Recap: KU a well-oiled machine in rout of ISU
This is what KU (ver. 2010) is supposed to look like. Center Cole Aldrich recorded a double-double and swatted shots. Guard Sherron Collins was the toughest guy in the building with some toughness to spare. Guards Tyshawn Taylor and Brady Morningstar served as the glue, combining to record 14 points, 12 rebounds and plenty of defense in 45 minutes. Young post players Jeff Withey and Thomas Robinson combined to shoot 7-for-10 and pull down eight rebounds in 24 minutes.
Now just imagine Xavier Henry had his outside shot falling Saturday.
KU dominated Iowa State in almost every facet Saturday in a game that was a bit more lopsided than the score might indicate. That domination occurred at basically every spot on the floor, but it started down low:
• Aldrich displayed a level of efficiency KU fans have often seen from him. But Saturday, he upped his activity to match that efficiency, making for his first truly prolific performance since the Jayhawks' Dec. 22 victory against California.
• Forward Marcus Morris was outstanding, once again. Morris came close to hitting the one point per minute mark for the fourth consecutive game, pulled down seven rebounds and recorded two steals. He took 43 percent of KU's shots during his minutes and finished 8-for-16 from the field. On the season, Morris is producing 1.29 points per possession and turning an above-average 21.5 percent of KU's possessions into shots. KU has had high-usage/efficiency players (most recently Aldrich last season), but the last Jayhawk to exhibit offensive activity and efficiency in Morris' neighborhood was Wayne Simien. In his senior season, Simien generated 1.19 points per possession while shooting on 28 percent of the team's trips.
• And how about freshmen Jeff Withey and Thomas Robinson? Robinson's rebounding and eager offense wasn't a secret, but Withey came out of nowhere (or from the bench, at least) to score eight points in 12 minutes. The Arizona transfer looked athletic enough to hang with major-conference competition and fairly skilled for a youngster, although he might want to fine-tune the long jumper before trying it again in a game.
M.O.J. (Most Outstanding Jayhawk)
The honor could have conceivably gone to forward Marcus Morris for the fourth consecutive game after he scored 16 points in 19 minutes. Instead, center Cole Aldrich earned the award for his well-rounded effort in Ames.
Aldrich used 18 percent of the team's possessions on shots in a notably efficient manner. The junior went 8-for-11 from the field and finished at 76 percent eFG%. He displayed the rebounding and shot-blocking chops KU fans have come to expect, hauling in 37 percent of available rebounds and blocking nine percent of Iowa State's field goal attempts while in the game.
Aldrich contributed less than one point per possession in four of KU's final six non-conference games. Since then, Aldrich has produced better than one point per possession in three of four Big 12 games.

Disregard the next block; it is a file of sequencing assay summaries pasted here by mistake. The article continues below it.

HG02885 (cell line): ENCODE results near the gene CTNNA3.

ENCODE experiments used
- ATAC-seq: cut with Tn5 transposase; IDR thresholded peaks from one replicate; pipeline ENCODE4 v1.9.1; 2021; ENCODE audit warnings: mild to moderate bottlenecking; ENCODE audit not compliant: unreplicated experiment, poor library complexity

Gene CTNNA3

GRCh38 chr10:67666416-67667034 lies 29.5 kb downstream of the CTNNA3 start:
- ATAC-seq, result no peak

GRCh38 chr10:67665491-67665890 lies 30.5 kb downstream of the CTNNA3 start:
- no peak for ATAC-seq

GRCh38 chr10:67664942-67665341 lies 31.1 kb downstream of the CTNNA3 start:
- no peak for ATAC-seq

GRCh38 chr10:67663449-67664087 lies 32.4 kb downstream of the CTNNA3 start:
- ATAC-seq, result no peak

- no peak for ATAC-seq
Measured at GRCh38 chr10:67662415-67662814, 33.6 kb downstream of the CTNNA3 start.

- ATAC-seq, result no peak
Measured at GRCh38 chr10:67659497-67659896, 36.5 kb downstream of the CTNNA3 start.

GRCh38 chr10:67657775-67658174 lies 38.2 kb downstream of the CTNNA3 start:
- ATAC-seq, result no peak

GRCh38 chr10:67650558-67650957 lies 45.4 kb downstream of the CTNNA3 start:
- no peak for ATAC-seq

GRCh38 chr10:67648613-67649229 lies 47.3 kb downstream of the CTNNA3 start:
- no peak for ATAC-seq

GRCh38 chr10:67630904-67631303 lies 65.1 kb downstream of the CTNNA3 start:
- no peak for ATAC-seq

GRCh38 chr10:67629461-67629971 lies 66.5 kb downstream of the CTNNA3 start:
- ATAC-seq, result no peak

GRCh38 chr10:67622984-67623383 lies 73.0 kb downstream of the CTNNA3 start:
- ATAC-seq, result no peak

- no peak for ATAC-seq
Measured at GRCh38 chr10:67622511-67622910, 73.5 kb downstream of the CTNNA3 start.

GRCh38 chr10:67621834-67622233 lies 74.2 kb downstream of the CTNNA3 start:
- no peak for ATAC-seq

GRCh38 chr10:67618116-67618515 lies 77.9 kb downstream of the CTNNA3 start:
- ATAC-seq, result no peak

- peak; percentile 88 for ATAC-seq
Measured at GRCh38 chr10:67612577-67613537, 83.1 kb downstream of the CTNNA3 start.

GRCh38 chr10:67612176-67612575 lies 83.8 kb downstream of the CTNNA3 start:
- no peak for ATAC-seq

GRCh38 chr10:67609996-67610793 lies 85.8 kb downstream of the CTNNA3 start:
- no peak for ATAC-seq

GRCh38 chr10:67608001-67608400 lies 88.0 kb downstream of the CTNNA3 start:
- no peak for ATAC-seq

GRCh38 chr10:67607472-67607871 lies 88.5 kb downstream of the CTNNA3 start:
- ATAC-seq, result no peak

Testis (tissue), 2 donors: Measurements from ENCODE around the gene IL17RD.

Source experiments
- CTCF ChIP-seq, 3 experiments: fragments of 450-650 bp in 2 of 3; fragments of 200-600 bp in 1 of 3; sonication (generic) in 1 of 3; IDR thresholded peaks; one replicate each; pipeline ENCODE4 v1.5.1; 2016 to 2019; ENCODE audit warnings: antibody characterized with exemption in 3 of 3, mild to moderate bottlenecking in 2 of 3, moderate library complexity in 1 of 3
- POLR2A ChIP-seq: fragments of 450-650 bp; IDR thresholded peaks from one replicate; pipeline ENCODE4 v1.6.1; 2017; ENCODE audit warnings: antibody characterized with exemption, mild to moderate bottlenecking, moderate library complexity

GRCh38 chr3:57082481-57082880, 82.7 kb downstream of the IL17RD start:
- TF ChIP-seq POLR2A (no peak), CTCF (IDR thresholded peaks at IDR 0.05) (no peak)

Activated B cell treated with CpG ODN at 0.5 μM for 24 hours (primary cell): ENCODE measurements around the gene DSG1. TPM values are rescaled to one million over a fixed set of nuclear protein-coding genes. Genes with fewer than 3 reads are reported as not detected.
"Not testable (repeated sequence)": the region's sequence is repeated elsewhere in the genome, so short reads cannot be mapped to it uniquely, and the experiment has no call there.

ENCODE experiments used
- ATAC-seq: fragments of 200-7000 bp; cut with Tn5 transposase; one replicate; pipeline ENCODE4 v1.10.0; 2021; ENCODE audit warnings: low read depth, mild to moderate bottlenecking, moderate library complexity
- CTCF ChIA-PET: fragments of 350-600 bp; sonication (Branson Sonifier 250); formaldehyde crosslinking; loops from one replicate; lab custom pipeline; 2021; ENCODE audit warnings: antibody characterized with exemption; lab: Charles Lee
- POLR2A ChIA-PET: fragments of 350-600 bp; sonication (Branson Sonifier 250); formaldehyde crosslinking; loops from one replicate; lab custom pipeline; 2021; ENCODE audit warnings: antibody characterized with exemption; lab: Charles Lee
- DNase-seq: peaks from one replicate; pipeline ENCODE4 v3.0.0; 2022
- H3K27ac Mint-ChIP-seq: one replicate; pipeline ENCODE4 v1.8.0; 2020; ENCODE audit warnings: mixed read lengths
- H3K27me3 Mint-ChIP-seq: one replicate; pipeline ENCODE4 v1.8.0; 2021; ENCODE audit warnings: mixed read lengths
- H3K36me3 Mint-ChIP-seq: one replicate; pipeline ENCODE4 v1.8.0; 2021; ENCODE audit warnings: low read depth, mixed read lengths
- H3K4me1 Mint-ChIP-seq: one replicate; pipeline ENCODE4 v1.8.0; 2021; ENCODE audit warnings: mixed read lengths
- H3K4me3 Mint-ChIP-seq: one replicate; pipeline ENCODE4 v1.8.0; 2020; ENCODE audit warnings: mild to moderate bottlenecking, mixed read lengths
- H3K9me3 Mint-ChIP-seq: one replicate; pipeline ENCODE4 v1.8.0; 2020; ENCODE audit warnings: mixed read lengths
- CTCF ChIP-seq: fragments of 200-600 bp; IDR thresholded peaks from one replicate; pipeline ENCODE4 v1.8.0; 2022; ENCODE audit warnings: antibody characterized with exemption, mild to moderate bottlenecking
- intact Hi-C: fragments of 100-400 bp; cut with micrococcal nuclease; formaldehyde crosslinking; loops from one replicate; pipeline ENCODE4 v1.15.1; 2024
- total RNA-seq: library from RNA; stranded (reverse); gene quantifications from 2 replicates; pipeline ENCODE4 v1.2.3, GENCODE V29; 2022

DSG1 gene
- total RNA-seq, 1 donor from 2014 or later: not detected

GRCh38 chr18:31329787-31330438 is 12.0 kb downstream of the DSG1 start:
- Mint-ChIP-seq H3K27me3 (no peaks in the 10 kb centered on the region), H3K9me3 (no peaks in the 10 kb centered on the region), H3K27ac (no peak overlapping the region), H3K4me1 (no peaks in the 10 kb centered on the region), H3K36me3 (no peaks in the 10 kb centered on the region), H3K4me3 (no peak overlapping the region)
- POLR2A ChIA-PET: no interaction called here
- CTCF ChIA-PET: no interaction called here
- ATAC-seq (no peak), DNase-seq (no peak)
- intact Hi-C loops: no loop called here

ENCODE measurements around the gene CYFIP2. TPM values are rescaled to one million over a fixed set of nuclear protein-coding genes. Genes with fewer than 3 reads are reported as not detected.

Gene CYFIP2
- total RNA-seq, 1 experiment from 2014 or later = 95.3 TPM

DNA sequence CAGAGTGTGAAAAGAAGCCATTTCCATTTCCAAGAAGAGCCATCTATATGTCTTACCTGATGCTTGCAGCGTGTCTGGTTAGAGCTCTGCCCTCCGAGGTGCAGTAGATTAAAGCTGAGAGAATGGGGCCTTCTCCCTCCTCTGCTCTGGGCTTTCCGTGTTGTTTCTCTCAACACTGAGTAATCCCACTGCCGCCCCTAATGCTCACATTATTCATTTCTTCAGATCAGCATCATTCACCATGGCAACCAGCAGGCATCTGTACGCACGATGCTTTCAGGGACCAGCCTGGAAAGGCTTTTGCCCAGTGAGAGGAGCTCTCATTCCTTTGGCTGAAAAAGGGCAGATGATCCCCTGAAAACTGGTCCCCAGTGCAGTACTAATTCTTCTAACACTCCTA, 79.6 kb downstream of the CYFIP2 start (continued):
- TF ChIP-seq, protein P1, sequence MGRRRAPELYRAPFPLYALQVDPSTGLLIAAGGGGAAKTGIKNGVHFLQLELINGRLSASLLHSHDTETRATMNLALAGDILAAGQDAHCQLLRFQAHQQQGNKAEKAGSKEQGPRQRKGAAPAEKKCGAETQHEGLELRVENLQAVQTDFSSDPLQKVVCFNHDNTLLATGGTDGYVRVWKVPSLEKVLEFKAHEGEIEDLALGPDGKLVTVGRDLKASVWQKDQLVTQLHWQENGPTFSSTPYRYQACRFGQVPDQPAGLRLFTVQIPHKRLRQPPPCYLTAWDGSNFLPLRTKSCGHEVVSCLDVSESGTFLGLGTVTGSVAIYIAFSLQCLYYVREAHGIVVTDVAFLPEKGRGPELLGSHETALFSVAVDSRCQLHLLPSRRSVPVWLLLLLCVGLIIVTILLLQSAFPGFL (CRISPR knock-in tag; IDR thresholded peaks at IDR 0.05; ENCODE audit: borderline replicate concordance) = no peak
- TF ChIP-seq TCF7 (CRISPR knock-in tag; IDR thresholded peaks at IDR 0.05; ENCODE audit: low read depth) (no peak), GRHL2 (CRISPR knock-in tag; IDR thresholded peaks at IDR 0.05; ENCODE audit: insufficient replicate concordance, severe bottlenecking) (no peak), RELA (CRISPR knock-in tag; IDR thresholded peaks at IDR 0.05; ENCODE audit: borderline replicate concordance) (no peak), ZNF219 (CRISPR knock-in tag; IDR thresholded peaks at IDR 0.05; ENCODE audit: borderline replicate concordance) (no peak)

http://worldonline.media.clients.ellingtoncms.com/img/blogs/entry_img/2010/Jan/24/ald.jpg Cole Aldrich enjoyed one of his best games so far this season. Nick Krug/LJW Photo
Room for improvement
There's not much space for legitimate complaint if you're a KU fan. Iowa State's star forward Craig Brackins was a non-factor, Iowa State as a whole only managed 0.85 points per possession and the Jayhawks avoided turnovers (15.3 percent Turnover Rate).
Only two minor issues stood out:
• Iowa State forward Marquis Gilstrap was a beast. The senior scored 18 points on 12 rebounds in what was his fifth-best game of the season in terms of overall Efficiency.
• KU guard Xavier Henry has officially lost his feathery shooting touch. Between all the air balls and bricks Saturday, Henry was able to convert two of his 10 field goal attempts for four points in 19 minutes. Not pretty.
Hard Luck Line
This section is usually devoted to a KU player who suffers a tough shooting night or some turnover trouble. But given Craig Brackins' track history of success against KU, his mild performance Saturday earned him the nod.
Brackins scored 42 points against KU last season, coming close to breaking some Iowa State (and KU) records. This year, not so much. This time around the Cyclones' star forward scored as many points as he took shots (13), grabbed a negligible number of rebounds (1, or two percent of available boards) and didn't look like his team's best player.*
http://worldonline.media.clients.ellingtoncms.com/img/blogs/entry_img/2010/Jan/24/brackcrop.jpg Iowa State star Craig Brackins endured a tough afternoon. Nick Krug/LJW Photo
*Saturday's game — and Brackins' entire season — stand, in my mind, as a very good example of a player not taking the NBA's money at the right time. It's not that Brackins has been exposed as a fraud or won't still see the NBA's bright lights, but he's not his team's sole offensive option any longer. Gilstrap actually uses more possessions than Brackins does, grabs more rebounds than Brackins does, and shoots more efficiently than Brackins does.
The Bottom Line:
This is as good as it gets on the road in conference play. Iowa State isn't a world-beater, but the Cyclones aren't bad, either. Brackins and Gilstrap are both legitimate NBA prospects and Iowa State is among the nation's most dangerous teams from three-point range. KU managed to easily handle a hostile crowd and possible postseason (not NCAA Tournament) team.
Important? Of course. Ask Kansas State or Texas.